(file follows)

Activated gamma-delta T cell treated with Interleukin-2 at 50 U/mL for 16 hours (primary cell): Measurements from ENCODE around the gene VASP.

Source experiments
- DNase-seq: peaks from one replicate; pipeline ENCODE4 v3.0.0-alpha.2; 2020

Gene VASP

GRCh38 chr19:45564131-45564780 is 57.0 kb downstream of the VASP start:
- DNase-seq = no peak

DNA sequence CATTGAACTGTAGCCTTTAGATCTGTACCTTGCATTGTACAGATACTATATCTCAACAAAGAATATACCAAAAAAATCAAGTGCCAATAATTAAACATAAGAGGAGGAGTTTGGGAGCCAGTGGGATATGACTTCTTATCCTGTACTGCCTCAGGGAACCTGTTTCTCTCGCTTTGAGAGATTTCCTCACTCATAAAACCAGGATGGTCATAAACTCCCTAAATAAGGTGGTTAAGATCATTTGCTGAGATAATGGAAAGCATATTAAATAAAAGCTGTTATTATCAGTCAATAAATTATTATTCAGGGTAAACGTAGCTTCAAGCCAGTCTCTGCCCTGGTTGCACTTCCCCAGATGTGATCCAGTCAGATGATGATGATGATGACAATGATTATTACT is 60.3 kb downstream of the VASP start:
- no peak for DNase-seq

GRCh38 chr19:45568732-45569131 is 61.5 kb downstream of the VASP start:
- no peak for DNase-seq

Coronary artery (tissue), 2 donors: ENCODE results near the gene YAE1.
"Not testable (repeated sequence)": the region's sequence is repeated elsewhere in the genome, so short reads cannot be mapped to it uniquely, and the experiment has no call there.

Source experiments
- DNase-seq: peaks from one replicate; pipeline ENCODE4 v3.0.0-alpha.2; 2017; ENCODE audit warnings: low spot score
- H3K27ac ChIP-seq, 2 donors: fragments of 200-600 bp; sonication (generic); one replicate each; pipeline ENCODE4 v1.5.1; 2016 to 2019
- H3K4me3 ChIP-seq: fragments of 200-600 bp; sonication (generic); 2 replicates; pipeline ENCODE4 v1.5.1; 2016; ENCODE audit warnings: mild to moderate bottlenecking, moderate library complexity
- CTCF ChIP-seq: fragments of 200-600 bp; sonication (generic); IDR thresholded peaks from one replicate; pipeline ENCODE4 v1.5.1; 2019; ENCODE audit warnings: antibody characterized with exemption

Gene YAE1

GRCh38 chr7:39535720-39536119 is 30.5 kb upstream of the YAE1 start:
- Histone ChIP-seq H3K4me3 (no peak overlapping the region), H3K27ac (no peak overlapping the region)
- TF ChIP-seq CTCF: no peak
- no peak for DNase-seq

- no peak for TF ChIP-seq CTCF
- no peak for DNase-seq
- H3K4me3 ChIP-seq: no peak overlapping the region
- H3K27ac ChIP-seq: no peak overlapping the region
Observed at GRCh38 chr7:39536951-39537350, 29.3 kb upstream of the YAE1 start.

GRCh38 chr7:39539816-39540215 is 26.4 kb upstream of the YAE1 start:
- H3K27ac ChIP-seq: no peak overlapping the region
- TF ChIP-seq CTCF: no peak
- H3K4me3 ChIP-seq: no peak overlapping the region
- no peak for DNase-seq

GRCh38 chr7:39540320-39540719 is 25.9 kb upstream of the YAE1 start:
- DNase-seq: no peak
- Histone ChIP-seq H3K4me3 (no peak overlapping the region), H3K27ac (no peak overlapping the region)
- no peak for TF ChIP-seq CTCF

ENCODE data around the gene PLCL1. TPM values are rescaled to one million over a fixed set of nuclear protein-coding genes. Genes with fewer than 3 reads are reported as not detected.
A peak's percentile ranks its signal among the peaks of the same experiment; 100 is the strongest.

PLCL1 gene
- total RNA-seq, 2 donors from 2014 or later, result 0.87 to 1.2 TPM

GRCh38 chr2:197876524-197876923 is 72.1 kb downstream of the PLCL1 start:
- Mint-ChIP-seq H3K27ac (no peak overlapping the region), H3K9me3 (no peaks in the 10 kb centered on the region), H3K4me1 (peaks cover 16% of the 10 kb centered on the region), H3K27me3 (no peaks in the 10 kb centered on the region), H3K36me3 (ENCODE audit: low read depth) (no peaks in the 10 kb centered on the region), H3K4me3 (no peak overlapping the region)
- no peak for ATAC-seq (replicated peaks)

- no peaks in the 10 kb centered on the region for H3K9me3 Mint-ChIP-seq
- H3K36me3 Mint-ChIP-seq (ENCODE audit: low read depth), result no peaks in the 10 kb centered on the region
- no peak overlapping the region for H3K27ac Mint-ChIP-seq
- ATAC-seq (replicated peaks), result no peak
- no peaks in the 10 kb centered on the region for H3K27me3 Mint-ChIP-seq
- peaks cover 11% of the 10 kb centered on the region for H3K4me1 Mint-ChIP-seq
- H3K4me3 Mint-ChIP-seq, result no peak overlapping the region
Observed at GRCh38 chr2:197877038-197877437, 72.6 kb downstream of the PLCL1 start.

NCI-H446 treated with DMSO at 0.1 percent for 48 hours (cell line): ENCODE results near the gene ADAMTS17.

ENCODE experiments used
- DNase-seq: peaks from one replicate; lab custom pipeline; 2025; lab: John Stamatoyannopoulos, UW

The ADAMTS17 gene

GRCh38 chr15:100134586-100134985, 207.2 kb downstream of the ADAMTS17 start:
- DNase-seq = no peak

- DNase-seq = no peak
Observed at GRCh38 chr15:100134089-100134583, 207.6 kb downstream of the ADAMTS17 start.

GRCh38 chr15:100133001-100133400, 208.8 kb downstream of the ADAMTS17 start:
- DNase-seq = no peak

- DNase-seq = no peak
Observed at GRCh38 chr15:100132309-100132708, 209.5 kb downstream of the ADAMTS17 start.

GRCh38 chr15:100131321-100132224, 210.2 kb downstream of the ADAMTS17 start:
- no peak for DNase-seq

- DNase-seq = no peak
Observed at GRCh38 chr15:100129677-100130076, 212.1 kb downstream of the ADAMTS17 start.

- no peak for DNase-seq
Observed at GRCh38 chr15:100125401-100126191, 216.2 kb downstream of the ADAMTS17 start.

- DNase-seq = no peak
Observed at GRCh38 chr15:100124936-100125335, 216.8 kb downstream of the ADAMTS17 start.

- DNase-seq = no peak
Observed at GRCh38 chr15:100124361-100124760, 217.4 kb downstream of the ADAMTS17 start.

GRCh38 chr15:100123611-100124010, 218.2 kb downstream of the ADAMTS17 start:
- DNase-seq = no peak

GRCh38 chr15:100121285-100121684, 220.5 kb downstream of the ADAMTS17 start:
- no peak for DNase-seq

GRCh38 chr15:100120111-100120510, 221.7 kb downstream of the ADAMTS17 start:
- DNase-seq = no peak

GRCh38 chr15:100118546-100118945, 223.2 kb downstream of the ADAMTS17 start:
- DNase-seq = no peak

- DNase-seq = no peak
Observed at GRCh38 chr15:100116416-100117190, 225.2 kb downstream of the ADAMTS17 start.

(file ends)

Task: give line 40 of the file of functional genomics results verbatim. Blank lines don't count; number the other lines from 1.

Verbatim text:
- total RNA-seq, 2 donors from 2014 or later, result 0.87 to 1.2 TPM